In one of my Op-Eds written for Radiocor- IlSole24Ore, Moody’s fa i conti e si allinea alla realtà dei fatti， I talked about Moody’s choice to align itself with the reality when China’s sovereign debt was downgraded from A1 to Aa3.
China’s state bonds market is, currently, a non-market: the trading volume is low and the main players are state banks that buy bonds issued by the government and, almost always, and they keep them in the portfolio until they expire.
As Chineses government is the main shareholder of the banks in China, issuing state bonds in China is nothing more than an exchange of assets and liabilities between the central bank and commercial banks. It is not strange that the interest rate curve does not follow the market rules.
Beijing decides, then, at the table, the slope of the curve itself, the spread between long and short rates. Basically, the Governor draws the rate curve and passes it to commercial banks that will carry out loan operations and purchase bonds at those values.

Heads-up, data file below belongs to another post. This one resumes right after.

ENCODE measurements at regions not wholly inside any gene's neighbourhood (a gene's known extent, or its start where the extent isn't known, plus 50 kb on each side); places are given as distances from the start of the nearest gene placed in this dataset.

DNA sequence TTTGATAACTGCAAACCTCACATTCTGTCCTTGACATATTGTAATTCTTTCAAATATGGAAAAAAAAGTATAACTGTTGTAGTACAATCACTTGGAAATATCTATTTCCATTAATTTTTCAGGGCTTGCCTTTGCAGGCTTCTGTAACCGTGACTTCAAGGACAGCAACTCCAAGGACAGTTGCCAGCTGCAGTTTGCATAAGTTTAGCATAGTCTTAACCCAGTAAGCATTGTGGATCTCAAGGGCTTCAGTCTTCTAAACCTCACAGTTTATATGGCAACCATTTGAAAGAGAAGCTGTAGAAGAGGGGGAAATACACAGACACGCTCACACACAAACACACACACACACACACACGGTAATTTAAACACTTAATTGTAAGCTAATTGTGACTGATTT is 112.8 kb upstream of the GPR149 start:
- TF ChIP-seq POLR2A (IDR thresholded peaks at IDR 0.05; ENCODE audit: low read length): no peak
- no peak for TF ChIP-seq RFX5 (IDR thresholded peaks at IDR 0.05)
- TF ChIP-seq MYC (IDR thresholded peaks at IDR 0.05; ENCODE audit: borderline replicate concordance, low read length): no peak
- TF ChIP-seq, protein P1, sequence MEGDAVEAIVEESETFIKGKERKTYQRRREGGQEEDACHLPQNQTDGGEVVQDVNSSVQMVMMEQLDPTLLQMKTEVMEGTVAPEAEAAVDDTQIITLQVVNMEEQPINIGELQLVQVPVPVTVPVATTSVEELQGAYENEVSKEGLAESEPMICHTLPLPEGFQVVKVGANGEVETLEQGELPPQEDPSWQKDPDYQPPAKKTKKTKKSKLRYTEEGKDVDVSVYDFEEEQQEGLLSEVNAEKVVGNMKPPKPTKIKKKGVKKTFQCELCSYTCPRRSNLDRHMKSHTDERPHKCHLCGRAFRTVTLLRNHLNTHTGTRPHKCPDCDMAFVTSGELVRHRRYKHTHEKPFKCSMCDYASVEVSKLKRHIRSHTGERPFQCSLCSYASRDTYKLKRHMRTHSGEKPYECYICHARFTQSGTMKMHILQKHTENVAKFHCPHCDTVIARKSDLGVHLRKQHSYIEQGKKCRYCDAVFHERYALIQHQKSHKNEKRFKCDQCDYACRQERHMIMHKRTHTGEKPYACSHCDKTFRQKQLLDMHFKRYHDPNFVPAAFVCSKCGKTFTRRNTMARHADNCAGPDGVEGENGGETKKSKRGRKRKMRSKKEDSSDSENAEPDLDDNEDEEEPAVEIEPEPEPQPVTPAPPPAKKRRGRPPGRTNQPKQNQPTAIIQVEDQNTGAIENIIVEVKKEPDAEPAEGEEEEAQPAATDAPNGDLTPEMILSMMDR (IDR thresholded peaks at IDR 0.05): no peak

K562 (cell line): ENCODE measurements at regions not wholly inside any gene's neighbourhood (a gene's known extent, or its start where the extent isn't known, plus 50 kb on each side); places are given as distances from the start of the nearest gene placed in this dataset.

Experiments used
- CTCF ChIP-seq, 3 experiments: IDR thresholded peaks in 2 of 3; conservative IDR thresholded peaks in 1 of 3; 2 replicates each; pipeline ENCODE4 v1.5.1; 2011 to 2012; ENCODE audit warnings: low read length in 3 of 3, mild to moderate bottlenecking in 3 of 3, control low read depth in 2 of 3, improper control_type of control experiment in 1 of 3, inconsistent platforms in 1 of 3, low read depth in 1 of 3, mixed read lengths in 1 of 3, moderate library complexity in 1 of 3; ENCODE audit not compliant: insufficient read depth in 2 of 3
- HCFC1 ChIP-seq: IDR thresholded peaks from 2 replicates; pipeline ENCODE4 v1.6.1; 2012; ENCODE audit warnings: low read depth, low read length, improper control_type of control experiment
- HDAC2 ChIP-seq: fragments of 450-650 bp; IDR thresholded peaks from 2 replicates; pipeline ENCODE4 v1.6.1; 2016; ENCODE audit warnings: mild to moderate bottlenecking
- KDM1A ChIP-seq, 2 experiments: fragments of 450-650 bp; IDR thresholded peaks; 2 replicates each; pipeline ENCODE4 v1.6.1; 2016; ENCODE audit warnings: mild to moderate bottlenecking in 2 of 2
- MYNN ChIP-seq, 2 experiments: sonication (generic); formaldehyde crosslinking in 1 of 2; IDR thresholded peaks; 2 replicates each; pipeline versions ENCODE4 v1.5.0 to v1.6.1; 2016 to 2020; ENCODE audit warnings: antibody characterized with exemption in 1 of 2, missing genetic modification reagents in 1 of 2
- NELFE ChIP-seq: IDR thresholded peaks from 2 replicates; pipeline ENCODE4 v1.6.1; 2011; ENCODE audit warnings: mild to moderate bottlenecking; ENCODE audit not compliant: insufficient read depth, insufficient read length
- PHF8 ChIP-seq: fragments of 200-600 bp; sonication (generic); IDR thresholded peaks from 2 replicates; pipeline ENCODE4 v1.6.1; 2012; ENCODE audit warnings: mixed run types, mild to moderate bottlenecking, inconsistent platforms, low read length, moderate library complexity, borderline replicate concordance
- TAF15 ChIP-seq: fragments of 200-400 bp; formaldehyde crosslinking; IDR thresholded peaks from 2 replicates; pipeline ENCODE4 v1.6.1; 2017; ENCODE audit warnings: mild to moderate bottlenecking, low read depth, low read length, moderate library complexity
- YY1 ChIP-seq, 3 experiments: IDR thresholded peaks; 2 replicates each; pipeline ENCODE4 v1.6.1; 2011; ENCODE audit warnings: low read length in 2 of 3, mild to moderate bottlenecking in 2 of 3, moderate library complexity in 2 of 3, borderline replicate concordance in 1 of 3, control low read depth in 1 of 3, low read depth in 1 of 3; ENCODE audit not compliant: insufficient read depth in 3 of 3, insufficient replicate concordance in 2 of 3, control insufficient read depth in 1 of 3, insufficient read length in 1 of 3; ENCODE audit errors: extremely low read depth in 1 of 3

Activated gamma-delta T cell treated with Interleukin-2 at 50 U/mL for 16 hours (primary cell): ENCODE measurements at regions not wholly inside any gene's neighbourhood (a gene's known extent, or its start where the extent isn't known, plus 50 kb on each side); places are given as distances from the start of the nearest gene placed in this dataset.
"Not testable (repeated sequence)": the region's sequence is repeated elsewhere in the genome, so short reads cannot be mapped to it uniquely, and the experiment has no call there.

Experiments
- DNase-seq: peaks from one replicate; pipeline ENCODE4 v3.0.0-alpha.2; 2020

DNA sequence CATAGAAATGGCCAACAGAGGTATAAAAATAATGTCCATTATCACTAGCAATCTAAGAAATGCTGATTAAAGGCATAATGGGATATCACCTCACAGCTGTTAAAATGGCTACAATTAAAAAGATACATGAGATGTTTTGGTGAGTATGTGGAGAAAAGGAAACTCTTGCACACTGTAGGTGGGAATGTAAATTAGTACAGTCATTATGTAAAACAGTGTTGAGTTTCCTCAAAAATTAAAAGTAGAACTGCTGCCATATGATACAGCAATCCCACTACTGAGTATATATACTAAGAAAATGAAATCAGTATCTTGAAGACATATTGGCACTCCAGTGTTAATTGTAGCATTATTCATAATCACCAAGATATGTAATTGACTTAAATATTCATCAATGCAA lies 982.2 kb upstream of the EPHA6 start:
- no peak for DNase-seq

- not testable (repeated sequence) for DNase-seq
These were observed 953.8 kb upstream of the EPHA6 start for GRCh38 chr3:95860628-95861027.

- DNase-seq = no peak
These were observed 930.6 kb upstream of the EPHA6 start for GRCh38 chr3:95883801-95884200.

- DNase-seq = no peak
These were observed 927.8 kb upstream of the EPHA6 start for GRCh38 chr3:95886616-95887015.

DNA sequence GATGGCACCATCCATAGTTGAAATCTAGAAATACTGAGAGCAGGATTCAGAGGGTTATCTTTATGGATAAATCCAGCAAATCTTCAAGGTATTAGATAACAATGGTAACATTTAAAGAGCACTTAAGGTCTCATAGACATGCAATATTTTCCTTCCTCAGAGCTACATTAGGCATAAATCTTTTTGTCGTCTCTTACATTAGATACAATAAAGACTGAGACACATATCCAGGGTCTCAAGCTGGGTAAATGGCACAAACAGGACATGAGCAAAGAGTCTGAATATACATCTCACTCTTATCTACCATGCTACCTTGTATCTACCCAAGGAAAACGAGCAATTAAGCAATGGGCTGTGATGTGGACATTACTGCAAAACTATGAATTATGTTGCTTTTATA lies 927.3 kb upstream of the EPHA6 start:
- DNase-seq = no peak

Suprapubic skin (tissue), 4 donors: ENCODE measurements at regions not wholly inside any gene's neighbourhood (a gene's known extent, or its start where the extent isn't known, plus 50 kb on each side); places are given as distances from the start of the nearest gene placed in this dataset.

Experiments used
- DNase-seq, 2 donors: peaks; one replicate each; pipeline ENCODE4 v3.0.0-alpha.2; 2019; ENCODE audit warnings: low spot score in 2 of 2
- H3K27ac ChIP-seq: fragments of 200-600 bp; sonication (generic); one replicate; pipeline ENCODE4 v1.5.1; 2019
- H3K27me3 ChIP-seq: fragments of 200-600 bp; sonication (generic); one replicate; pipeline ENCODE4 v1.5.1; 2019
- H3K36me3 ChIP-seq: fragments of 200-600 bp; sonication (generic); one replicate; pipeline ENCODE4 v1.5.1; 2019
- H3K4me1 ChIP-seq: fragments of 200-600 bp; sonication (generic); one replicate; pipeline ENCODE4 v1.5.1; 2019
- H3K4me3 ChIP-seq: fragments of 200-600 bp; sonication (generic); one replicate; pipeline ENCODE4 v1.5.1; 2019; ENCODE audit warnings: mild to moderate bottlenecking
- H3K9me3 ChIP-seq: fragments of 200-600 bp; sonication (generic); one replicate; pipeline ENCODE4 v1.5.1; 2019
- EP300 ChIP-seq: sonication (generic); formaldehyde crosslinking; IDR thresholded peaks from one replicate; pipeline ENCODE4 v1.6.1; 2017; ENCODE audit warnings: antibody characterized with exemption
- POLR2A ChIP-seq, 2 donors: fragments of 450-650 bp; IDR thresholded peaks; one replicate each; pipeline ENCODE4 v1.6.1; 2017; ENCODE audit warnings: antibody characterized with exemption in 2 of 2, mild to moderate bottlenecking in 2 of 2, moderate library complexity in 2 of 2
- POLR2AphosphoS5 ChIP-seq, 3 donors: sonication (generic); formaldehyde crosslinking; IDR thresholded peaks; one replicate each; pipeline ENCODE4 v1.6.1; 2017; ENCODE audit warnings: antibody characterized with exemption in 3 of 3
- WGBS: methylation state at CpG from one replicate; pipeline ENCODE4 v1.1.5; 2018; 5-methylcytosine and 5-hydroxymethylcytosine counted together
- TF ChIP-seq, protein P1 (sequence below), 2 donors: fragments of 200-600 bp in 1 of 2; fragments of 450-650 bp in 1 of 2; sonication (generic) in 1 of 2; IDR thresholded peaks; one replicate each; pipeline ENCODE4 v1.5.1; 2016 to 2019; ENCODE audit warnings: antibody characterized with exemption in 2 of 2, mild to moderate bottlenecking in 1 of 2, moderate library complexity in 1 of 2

Therefore, the downgrade of Moody’s can not have immediate effect on rates either because there is no active market and because, as it is said, it is late.
When we want to assess the risk of a goverment debt, it would be bettert to use the ratio between public debt and tax revenues, or to include in the numerator not only public debt, but also the debt of individuals and companies, so we can get a comprehensive measurement of default system: total debt / total GDP.